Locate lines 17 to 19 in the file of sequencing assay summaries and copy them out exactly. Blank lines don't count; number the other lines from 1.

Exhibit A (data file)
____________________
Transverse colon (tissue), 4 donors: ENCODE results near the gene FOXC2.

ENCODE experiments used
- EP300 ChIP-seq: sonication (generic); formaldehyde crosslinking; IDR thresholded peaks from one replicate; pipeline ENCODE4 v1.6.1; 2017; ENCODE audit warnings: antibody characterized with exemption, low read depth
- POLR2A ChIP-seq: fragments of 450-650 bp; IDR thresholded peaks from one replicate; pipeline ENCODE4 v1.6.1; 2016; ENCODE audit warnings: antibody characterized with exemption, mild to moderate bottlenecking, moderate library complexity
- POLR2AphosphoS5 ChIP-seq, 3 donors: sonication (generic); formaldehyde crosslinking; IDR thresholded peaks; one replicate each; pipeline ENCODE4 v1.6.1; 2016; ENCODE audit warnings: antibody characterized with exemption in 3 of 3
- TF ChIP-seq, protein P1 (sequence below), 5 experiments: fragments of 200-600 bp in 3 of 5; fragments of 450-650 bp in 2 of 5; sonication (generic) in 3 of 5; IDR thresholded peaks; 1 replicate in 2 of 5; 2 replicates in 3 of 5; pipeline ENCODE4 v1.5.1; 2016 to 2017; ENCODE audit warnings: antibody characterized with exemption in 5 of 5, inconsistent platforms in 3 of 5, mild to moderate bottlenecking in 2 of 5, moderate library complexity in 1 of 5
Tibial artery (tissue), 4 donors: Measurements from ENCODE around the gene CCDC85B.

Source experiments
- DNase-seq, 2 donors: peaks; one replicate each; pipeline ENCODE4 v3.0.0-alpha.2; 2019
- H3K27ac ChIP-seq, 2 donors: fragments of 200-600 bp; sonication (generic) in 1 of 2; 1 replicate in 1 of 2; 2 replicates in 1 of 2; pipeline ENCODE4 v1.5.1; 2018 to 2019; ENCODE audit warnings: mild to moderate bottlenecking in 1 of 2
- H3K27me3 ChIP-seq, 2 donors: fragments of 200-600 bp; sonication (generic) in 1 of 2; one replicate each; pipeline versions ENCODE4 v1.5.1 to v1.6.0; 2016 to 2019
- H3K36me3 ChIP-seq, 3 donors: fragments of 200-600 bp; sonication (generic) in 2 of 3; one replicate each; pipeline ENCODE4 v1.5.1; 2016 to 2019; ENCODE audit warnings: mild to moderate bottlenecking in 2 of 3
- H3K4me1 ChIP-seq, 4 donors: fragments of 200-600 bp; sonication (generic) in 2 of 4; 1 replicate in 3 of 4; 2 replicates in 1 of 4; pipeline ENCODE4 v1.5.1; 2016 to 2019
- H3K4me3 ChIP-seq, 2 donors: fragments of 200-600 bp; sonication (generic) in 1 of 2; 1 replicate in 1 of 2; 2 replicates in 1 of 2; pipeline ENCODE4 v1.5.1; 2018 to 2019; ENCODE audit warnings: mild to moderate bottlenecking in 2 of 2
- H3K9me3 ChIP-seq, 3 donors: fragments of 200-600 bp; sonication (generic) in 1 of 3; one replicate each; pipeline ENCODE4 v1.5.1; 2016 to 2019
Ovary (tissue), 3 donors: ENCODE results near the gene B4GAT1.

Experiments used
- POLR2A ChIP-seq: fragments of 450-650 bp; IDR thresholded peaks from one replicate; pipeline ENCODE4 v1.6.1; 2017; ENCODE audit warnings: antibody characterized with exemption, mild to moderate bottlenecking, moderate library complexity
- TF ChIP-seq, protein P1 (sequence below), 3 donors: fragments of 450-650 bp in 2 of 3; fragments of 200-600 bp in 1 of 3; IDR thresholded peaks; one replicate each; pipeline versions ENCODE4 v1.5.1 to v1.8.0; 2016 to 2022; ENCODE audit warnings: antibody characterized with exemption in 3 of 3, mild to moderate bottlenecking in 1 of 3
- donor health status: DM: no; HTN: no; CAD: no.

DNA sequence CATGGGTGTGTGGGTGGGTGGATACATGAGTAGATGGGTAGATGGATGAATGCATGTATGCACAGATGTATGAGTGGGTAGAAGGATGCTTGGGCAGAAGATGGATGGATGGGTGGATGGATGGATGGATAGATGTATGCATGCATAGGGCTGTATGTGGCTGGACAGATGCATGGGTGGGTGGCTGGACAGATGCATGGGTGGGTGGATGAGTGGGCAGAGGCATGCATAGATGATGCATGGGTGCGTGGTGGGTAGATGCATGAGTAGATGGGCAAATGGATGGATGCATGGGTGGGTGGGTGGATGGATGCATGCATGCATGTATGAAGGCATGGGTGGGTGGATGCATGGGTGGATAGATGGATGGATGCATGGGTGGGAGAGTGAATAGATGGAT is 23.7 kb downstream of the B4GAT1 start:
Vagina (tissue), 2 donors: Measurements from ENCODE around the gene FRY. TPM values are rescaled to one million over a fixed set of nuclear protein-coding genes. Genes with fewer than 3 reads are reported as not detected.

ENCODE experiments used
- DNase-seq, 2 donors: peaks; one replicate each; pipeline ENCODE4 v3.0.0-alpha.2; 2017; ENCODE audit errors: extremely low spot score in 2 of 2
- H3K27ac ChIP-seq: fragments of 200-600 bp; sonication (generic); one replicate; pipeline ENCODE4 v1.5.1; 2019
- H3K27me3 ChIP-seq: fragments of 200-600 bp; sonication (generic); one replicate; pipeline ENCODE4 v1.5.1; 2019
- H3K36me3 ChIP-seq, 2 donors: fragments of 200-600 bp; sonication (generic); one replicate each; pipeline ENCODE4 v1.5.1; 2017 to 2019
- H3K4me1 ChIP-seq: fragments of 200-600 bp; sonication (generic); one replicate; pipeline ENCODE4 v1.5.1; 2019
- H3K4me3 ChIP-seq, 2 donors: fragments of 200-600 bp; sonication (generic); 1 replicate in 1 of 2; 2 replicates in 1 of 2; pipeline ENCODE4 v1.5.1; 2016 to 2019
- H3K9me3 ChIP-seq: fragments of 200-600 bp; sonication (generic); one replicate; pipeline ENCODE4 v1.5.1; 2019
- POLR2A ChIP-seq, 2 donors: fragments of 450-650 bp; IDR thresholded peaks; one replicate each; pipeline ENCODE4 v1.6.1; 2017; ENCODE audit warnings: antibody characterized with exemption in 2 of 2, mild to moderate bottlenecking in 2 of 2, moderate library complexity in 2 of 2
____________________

Experiments used
- POLR2A ChIP-seq: fragments of 450-650 bp; IDR thresholded peaks from one replicate; pipeline ENCODE4 v1.6.1; 2017; ENCODE audit warnings: antibody characterized with exemption, mild to moderate bottlenecking, moderate library complexity
- TF ChIP-seq, protein P1 (sequence below), 3 donors: fragments of 450-650 bp in 2 of 3; fragments of 200-600 bp in 1 of 3; IDR thresholded peaks; one replicate each; pipeline versions ENCODE4 v1.5.1 to v1.8.0; 2016 to 2022; ENCODE audit warnings: antibody characterized with exemption in 3 of 3, mild to moderate bottlenecking in 1 of 3